• Regulatory frameworks and governance - Establishing clear regulatory frameworks and governance mechanisms are essential to address the ethical, legal, and environmental concerns associated with cloud seeding and cloud seeding experiments. These frameworks should balance the drive for innovation with the need to protect ecosystems and communities.
👉 Cloud seeding presents both opportunities and complexities. Its potential as a tool for water management and possibly even climate cooling must be weighed against the risks of ecological disruption and unintended climatic consequences. The path forward calls for a careful, science-driven approach, ensuring that cloud seeding is used cautiously and effectively as part of a larger toolbox of strategies to combat climate change.

Technological advances in cloud seeding

Recent technological advancements have significantly enhanced the precision and effectiveness of cloud seeding operations.

The use of drones, for example, has emerged as a groundbreaking method, offering greater accuracy and flexibility compared to traditional aircraft. Drones can operate in diverse weather conditions, reach remote areas, and precisely disperse seeding materials where they are most needed. This method reduces costs and minimizes risks associated with manned flights.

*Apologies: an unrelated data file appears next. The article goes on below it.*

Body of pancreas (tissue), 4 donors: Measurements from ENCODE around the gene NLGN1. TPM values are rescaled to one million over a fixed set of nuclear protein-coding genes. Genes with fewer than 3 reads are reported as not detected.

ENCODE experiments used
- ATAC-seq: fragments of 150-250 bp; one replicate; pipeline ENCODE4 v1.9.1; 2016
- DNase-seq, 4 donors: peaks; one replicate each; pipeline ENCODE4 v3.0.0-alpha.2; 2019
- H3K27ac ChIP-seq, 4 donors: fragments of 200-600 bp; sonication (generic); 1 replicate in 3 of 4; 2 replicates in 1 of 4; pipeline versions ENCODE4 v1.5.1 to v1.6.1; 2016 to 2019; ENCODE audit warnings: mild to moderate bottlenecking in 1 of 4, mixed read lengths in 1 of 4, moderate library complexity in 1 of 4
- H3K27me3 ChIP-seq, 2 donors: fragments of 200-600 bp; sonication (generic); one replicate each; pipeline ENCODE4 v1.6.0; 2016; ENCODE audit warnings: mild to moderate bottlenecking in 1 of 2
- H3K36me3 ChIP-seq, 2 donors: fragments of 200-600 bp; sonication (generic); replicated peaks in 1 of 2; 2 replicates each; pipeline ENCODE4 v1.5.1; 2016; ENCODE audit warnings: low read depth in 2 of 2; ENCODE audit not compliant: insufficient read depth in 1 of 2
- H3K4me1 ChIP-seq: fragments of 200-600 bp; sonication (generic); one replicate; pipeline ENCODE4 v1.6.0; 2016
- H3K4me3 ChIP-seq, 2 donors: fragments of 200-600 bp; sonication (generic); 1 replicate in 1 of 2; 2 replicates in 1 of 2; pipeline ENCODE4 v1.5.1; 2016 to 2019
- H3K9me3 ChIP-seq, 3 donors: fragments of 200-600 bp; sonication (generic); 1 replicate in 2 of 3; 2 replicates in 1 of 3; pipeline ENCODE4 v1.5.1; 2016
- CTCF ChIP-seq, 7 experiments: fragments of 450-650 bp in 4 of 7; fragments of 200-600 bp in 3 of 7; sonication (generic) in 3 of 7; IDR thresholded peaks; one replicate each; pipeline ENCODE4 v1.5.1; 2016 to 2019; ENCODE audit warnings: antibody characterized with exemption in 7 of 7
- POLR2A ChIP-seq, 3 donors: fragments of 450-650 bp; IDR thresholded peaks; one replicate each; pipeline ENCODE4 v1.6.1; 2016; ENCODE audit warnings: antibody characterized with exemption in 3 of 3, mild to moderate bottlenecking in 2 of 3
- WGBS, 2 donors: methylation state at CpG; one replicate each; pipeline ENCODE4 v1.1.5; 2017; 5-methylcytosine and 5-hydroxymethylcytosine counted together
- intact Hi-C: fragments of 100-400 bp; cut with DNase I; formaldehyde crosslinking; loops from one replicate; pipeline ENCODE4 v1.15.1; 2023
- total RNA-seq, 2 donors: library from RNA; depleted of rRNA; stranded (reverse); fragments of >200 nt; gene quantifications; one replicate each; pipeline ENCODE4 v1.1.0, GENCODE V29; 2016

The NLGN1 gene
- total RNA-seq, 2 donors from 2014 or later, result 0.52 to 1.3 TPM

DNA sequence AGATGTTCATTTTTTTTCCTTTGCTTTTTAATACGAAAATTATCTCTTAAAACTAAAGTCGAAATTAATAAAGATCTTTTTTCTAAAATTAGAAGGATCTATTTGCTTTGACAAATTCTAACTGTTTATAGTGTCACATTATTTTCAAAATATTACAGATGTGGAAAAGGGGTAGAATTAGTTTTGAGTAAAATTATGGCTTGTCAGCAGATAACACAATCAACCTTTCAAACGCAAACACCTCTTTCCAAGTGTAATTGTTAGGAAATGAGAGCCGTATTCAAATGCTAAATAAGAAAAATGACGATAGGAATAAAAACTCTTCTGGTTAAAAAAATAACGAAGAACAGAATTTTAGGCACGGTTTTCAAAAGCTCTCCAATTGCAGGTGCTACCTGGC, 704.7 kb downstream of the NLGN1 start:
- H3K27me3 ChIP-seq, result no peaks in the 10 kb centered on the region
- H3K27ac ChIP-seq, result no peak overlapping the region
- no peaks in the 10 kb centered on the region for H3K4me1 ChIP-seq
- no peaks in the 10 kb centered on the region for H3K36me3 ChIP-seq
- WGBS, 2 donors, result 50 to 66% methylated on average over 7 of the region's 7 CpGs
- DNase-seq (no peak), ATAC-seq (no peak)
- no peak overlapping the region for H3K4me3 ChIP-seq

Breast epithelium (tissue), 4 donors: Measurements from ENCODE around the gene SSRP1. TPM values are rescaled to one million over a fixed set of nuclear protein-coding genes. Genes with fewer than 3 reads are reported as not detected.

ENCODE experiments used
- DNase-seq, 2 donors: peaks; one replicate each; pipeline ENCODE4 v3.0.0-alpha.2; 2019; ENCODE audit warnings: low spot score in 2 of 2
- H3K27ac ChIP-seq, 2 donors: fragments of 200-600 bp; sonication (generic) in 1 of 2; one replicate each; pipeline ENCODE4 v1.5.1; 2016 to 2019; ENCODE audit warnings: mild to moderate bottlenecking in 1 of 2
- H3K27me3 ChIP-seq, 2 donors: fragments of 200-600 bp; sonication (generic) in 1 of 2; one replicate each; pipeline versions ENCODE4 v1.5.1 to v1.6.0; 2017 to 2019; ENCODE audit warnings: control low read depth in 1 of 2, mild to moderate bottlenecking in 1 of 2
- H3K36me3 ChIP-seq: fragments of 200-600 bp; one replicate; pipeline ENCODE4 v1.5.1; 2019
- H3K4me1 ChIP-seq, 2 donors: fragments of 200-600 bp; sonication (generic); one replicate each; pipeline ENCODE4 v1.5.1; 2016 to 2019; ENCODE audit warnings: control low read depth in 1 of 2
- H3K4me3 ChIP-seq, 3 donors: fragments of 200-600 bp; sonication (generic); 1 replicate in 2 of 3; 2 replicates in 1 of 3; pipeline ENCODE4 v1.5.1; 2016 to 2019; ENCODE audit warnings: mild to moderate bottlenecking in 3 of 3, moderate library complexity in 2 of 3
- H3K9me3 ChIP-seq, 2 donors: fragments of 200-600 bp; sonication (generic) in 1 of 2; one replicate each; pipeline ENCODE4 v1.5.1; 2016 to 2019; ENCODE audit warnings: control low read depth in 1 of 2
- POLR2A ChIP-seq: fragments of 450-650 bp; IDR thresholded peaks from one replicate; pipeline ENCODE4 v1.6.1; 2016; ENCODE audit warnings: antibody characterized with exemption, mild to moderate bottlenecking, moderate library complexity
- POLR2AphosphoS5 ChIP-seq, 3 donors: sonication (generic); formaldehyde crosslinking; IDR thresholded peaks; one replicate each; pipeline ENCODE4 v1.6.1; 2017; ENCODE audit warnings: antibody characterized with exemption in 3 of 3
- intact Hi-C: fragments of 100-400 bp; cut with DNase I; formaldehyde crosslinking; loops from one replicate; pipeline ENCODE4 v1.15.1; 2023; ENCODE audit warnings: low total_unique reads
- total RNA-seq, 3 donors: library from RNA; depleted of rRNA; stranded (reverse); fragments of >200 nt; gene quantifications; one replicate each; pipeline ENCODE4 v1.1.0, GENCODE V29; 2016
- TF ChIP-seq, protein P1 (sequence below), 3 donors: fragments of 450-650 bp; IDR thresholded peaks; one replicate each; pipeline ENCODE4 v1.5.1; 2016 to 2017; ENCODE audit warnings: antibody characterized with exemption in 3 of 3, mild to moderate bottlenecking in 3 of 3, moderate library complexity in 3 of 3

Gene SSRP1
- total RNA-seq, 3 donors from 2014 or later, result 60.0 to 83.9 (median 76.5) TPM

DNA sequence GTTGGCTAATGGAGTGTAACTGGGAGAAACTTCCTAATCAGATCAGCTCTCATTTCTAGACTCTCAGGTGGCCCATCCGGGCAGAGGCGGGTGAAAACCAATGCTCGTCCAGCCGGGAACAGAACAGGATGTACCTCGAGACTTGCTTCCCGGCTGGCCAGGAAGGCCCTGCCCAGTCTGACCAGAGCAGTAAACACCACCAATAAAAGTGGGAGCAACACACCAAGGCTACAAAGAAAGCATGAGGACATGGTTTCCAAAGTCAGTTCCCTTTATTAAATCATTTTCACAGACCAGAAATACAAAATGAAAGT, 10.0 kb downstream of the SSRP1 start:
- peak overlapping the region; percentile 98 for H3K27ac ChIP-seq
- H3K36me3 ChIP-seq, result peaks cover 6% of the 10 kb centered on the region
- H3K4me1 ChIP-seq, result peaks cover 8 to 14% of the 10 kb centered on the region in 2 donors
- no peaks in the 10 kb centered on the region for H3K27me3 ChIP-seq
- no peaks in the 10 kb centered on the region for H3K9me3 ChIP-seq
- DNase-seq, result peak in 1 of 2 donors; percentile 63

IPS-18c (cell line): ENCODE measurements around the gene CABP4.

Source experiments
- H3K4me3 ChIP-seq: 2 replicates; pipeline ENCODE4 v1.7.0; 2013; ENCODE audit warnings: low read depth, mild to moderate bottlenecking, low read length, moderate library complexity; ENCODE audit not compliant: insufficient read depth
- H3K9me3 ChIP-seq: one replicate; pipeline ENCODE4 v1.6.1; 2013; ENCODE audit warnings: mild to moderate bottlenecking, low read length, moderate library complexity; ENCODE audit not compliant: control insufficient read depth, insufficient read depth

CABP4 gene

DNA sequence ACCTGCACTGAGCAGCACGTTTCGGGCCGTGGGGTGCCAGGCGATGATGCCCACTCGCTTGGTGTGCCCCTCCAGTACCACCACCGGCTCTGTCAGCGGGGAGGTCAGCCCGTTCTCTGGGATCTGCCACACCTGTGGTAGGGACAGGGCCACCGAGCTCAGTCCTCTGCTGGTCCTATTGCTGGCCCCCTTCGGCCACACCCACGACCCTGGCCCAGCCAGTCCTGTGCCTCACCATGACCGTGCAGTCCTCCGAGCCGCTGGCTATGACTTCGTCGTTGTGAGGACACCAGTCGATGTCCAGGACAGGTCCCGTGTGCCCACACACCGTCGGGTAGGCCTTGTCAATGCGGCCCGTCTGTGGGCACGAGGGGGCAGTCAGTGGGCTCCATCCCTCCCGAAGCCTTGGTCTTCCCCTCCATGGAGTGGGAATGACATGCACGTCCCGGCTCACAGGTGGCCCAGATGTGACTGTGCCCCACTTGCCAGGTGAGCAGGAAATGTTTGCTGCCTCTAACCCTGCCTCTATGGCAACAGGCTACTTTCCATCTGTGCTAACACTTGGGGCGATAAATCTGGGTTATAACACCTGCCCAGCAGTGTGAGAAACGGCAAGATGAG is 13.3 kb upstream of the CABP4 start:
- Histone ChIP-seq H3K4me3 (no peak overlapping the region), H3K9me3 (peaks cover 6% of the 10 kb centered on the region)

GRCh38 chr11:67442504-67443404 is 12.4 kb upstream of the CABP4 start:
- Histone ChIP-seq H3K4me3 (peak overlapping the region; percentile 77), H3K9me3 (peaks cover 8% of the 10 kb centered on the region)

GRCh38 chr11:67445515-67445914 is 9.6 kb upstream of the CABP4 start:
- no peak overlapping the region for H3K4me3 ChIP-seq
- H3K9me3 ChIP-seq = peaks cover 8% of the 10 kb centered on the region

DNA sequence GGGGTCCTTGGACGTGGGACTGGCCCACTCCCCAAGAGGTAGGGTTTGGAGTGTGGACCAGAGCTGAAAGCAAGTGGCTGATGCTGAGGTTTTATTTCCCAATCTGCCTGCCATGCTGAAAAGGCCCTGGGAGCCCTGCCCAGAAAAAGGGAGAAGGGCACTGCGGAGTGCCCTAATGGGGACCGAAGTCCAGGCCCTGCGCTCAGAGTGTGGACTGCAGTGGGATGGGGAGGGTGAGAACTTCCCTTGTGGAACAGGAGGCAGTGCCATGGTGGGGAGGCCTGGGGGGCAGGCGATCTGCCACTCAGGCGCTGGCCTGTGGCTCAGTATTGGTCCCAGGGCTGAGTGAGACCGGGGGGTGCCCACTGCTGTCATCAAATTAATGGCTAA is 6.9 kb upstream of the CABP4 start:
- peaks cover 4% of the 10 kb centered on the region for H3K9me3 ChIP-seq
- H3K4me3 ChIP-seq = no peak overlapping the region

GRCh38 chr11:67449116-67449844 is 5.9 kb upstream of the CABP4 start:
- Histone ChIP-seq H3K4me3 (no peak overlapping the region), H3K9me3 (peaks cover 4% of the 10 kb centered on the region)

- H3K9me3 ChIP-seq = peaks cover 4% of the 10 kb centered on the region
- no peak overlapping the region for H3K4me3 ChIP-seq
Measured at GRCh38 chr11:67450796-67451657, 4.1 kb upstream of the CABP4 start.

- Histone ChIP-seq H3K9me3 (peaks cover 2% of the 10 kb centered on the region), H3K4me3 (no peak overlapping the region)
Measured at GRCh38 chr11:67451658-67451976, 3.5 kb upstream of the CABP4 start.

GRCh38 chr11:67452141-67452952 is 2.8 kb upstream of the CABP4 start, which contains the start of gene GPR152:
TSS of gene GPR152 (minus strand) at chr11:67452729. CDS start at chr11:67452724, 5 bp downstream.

💡 The use of drones for cloud seeding is gaining traction. For example, in 2021, the UAE's National Center of Meteorology launched a series of drone-based cloud seeding tests to enhance rainfall.

Additionally, innovations in seeding materials, such as more effective hygroscopic particles and environmentally friendly alternatives, have improved the efficiency of inducing precipitation. These advancements ensure that the seeding process yields better results with fewer environmental concerns.

Real-time monitoring and data analysis have also revolutionized cloud seeding operations. Advanced meteorological instruments and satellite technology enable continuous tracking of atmospheric conditions, allowing for timely and informed decision-making. Data collected from these sources are analyzed using sophisticated algorithms to optimize seeding efforts, ensuring that materials are dispersed at the optimal time and location. This integration of real-time data and analytics not only enhances the immediate effectiveness of cloud seeding but also contributes to a deeper understanding of its long-term impacts, facilitating more sustainable and scientifically informed practices.